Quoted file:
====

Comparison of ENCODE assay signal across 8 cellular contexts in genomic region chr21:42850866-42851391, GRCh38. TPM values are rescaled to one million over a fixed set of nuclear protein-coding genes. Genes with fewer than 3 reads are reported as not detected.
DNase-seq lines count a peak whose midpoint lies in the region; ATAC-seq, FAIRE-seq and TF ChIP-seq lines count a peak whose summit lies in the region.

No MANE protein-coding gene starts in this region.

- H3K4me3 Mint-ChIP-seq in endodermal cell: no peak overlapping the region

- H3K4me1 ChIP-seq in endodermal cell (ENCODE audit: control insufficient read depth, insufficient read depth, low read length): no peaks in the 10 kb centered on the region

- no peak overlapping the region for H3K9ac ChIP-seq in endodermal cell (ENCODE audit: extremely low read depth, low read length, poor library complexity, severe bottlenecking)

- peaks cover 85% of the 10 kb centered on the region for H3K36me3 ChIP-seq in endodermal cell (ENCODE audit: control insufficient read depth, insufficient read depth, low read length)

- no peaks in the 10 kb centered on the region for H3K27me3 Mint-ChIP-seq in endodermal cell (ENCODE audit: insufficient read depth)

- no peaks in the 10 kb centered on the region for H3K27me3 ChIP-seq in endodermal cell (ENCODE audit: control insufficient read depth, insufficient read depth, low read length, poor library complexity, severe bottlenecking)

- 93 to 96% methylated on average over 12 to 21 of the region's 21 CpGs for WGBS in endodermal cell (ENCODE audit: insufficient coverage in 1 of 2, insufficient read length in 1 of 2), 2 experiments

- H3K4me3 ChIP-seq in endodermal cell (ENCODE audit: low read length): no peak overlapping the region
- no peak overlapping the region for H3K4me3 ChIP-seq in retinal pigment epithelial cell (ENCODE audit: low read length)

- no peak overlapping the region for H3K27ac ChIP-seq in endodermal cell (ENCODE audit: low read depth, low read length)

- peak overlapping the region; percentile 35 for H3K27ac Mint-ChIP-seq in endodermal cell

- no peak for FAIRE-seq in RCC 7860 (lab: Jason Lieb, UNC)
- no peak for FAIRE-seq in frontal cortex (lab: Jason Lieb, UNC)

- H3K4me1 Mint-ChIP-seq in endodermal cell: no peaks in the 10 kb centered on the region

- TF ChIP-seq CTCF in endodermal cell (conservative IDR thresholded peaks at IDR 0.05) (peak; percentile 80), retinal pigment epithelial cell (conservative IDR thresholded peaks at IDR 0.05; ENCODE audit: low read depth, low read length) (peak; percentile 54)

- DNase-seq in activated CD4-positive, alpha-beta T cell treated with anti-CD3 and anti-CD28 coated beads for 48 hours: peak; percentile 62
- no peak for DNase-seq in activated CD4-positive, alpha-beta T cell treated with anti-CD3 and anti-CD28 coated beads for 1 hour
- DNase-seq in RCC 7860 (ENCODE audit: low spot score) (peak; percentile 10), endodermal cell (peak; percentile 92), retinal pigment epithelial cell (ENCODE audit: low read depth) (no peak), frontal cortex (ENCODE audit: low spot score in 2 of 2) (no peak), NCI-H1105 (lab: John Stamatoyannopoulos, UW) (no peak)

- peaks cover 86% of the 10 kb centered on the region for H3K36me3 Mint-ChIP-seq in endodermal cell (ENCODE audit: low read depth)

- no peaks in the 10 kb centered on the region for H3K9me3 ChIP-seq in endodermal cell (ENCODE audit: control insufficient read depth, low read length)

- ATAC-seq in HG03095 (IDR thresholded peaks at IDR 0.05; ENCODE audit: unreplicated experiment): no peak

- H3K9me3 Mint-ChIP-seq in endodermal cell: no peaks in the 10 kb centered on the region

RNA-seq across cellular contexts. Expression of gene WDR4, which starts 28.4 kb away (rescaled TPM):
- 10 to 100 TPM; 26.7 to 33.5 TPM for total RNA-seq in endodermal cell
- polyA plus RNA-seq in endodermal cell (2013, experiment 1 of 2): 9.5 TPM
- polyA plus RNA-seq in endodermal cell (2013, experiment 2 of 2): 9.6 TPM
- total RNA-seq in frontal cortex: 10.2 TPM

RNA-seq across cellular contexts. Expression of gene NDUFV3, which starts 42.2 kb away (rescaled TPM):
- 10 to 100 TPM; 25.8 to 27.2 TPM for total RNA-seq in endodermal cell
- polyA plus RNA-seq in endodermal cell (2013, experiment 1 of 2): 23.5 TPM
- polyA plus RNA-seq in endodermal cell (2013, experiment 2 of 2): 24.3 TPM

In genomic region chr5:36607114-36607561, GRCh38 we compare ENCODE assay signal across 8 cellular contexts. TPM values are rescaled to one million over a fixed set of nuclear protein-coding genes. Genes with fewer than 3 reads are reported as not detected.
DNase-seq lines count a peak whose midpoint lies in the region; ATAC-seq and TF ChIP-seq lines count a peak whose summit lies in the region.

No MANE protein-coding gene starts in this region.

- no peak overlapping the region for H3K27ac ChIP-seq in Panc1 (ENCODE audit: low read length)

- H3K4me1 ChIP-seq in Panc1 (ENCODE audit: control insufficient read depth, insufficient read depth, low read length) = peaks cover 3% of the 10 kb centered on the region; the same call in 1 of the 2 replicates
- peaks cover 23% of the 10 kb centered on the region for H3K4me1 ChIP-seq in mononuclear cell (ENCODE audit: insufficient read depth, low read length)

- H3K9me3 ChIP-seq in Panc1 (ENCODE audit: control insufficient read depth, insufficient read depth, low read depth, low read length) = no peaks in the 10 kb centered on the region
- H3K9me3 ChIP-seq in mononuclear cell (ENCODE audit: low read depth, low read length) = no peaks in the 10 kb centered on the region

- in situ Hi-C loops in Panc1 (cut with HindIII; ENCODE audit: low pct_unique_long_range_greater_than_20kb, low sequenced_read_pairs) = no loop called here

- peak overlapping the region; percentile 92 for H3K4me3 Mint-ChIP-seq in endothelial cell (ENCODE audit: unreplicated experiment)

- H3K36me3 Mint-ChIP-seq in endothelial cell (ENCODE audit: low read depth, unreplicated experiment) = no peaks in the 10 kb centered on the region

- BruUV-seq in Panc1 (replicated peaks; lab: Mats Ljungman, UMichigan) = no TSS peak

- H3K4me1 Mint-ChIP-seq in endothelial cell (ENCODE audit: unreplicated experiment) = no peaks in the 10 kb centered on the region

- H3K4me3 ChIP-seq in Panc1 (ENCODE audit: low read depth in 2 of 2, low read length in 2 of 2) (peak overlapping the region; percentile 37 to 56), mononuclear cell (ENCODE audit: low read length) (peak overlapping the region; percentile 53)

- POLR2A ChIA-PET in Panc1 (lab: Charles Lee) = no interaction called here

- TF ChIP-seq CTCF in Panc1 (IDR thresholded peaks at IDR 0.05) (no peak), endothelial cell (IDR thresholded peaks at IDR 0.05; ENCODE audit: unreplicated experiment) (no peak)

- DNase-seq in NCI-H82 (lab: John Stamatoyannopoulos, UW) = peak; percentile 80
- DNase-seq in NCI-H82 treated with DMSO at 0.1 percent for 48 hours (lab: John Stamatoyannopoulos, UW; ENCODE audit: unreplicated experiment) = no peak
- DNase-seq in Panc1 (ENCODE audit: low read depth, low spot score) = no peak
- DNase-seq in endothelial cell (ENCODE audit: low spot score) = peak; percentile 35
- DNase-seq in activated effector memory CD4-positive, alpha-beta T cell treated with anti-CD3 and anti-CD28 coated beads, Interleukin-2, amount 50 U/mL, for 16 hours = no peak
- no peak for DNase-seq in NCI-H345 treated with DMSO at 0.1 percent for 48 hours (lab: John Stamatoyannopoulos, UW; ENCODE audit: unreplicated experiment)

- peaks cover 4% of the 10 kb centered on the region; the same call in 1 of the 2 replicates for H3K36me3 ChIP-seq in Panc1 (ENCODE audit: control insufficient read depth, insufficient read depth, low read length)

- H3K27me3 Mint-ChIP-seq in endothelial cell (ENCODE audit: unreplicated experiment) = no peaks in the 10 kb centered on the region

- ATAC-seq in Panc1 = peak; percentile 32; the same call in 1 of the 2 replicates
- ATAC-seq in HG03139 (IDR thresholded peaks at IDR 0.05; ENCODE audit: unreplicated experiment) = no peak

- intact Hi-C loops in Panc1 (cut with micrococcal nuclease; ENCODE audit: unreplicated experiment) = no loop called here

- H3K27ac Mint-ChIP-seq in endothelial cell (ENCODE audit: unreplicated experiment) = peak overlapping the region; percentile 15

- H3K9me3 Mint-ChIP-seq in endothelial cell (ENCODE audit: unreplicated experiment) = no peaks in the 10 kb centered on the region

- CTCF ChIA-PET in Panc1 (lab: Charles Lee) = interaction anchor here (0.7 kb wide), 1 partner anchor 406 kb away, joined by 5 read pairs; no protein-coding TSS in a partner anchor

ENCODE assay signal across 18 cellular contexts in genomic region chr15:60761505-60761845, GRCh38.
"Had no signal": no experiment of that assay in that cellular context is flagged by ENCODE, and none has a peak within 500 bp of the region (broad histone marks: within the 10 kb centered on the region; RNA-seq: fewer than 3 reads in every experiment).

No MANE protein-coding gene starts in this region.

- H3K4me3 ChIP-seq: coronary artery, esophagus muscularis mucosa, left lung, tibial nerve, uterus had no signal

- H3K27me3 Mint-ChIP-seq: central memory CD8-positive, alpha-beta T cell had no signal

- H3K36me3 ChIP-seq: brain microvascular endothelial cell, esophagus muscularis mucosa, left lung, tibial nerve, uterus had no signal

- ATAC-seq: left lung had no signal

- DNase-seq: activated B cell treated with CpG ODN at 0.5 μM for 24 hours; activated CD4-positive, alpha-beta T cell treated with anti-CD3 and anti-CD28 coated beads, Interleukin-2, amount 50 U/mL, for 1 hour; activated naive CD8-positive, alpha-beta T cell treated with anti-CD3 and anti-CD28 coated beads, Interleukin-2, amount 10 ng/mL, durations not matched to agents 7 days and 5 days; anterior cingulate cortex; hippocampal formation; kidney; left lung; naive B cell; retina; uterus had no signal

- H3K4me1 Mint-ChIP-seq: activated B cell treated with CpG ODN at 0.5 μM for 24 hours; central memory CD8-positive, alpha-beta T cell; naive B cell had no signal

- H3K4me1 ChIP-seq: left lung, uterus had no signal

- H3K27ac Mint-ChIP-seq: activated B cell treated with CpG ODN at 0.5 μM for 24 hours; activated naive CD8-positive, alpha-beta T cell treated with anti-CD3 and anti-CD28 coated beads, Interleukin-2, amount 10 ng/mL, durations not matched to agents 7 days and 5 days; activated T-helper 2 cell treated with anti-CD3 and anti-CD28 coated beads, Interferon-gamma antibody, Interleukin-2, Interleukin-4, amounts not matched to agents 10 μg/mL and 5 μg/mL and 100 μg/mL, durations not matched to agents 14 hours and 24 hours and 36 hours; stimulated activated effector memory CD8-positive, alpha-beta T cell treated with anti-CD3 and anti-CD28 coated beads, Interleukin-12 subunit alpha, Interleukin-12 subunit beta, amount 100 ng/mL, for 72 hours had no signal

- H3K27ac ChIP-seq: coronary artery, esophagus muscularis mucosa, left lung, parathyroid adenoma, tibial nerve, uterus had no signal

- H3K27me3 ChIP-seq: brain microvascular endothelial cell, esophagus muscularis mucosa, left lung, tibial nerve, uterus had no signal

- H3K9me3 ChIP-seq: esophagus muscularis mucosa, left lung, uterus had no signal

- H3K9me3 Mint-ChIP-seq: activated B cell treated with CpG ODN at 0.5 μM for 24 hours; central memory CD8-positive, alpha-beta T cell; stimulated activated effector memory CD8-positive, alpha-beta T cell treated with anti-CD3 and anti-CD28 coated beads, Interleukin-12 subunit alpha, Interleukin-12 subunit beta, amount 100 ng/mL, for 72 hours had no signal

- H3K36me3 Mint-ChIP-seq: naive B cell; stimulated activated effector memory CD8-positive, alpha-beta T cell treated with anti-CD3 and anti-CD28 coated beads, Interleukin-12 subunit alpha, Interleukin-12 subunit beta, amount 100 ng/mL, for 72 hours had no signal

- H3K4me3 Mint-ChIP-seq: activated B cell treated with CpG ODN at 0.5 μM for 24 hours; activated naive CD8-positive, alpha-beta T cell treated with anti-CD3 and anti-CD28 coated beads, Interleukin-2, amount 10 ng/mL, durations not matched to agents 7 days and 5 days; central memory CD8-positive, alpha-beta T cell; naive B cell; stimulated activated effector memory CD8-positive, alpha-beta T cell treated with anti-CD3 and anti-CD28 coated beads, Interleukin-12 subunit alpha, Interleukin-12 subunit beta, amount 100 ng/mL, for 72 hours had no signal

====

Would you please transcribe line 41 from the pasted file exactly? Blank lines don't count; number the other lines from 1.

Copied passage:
- H3K9me3 ChIP-seq in Panc1 (ENCODE audit: control insufficient read depth, insufficient read depth, low read depth, low read length) = no peaks in the 10 kb centered on the region